When the container ship Cosco Busan leaked more than 50,000 gallons of oil into the San Francisco Bay in 2007, only a sparse number of locally trained volunteers were able to wash off thousands of birds covered in grime.
But thanks to the state Department of Fish and Game, that’s all about to change.
Specialists announced Thursday that they are recruiting 30 locals to undergo an 80-hour training, which will provide volunteers with hands-on skills for tasks ranging from day-to-day administration to major oil spills.
The series began in Southern California in 2002, and thanks to widespread interest, it has expanded from Orange County and Los Angeles into Sacramento and Redding.
“It’s proven to be a very selective program,” said Lt. Joshua Nicholas of Fish and Game.
Volunteers are trained to be “educational ambassadors” and help with reaching out to the community to promote the preservation of nature and wildlife, Nicholas said.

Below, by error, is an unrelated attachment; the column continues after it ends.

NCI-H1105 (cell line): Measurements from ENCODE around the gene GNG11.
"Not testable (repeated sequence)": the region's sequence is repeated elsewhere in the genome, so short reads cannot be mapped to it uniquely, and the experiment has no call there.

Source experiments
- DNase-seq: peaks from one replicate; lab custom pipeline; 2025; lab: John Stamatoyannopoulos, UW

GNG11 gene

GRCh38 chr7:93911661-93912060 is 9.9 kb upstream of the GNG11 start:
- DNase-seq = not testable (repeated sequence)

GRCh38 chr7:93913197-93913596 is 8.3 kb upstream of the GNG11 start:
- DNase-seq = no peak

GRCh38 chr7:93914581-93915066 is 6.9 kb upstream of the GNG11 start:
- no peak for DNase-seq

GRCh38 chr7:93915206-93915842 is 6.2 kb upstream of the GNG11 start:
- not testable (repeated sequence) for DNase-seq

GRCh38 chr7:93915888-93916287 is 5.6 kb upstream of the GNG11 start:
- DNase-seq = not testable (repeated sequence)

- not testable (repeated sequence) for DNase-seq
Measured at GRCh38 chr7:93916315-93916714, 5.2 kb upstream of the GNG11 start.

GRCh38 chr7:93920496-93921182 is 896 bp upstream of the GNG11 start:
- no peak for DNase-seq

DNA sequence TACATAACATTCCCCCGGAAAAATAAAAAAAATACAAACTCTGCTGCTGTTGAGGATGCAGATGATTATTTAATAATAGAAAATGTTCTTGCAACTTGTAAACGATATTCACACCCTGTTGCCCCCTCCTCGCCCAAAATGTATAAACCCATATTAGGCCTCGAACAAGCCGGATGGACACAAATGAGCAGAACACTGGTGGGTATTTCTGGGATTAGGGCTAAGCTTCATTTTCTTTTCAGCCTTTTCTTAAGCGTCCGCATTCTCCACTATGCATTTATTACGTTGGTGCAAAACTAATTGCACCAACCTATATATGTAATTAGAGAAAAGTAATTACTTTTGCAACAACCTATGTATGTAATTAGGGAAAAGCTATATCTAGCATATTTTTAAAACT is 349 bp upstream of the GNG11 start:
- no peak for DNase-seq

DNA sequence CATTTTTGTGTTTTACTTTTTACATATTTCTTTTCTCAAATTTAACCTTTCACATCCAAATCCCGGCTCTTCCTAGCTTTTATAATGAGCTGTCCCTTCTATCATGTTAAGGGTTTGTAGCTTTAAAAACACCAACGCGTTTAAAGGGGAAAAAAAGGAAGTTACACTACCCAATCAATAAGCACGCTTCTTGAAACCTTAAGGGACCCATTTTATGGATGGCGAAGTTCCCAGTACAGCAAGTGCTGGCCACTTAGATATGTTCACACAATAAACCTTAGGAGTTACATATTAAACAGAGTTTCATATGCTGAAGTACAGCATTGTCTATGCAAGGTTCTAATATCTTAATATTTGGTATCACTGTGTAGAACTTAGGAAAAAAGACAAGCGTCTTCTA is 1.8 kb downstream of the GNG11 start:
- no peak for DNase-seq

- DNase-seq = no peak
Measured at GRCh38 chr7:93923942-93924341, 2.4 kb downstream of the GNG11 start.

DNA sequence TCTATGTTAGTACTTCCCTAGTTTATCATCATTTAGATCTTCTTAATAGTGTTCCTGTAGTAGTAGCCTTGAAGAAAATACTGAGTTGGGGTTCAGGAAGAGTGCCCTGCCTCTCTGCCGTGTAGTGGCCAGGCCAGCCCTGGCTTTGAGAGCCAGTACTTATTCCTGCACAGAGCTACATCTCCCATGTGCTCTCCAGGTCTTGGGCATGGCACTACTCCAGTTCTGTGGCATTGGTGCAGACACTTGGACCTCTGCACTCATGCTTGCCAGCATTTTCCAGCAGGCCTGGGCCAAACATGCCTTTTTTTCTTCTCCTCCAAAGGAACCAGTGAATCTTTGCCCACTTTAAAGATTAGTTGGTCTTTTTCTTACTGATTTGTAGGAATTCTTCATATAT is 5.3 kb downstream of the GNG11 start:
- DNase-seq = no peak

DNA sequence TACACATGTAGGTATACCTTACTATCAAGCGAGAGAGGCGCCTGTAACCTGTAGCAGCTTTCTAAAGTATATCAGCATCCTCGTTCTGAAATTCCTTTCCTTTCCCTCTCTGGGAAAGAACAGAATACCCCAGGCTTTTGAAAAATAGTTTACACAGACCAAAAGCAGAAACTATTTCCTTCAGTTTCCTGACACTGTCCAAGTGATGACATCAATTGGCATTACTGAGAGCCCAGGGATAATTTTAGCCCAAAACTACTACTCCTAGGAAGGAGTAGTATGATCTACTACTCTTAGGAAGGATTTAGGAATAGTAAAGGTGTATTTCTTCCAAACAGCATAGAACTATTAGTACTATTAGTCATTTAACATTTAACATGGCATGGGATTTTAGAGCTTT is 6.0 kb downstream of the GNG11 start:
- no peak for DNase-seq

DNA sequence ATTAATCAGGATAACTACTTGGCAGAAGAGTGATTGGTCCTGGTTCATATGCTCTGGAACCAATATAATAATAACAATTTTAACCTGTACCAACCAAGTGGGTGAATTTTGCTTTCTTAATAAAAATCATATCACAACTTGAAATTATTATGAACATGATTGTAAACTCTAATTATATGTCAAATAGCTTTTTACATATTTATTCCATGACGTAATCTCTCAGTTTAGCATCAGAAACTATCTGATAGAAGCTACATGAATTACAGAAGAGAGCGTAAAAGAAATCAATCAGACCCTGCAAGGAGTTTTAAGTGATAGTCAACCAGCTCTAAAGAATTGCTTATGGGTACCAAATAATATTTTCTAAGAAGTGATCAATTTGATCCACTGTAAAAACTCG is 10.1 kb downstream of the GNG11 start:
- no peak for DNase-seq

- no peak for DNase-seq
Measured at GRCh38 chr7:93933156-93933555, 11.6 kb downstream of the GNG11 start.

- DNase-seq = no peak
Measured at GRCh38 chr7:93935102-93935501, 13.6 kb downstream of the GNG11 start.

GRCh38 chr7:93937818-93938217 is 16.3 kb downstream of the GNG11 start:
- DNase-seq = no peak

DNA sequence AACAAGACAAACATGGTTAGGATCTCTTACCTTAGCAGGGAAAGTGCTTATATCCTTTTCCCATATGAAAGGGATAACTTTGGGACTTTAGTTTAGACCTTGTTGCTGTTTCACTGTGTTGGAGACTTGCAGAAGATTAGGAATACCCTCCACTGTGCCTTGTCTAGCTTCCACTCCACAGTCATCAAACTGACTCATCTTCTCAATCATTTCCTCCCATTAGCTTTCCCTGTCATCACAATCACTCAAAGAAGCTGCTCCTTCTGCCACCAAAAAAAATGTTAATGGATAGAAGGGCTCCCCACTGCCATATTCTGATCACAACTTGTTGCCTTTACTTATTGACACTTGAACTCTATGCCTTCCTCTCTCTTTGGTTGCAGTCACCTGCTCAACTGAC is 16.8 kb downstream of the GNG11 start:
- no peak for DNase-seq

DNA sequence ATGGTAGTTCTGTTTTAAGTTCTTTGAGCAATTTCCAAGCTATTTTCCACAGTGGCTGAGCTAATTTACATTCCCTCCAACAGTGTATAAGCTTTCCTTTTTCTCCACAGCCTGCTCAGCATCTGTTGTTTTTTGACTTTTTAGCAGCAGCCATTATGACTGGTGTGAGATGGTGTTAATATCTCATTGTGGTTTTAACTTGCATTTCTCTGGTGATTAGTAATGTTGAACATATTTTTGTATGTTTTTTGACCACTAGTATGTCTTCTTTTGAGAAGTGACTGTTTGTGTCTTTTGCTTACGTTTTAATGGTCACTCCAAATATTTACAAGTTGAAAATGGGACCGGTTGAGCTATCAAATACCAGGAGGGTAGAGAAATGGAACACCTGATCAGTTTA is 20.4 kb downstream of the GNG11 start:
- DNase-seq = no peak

In April, residents in Sacramento spent 160 hours rescuing sturgeon, salmon, steelhead and striped bass that became stranded after floodwaters pulled back in Yolo and Sutter counties.
Bay Area applicants should expect an initial screening, an interview and a background check.
Those selected will begin their training on June 22 in Cotati. Upon completion, volunteers will work with a mentor for a six-month probation before they begin working autonomously.
The application is available at www.dfg.ca.gov/volunteer/NRVP/ and it should be submitted no later than May 27.
Saul Sugarman, Bay City News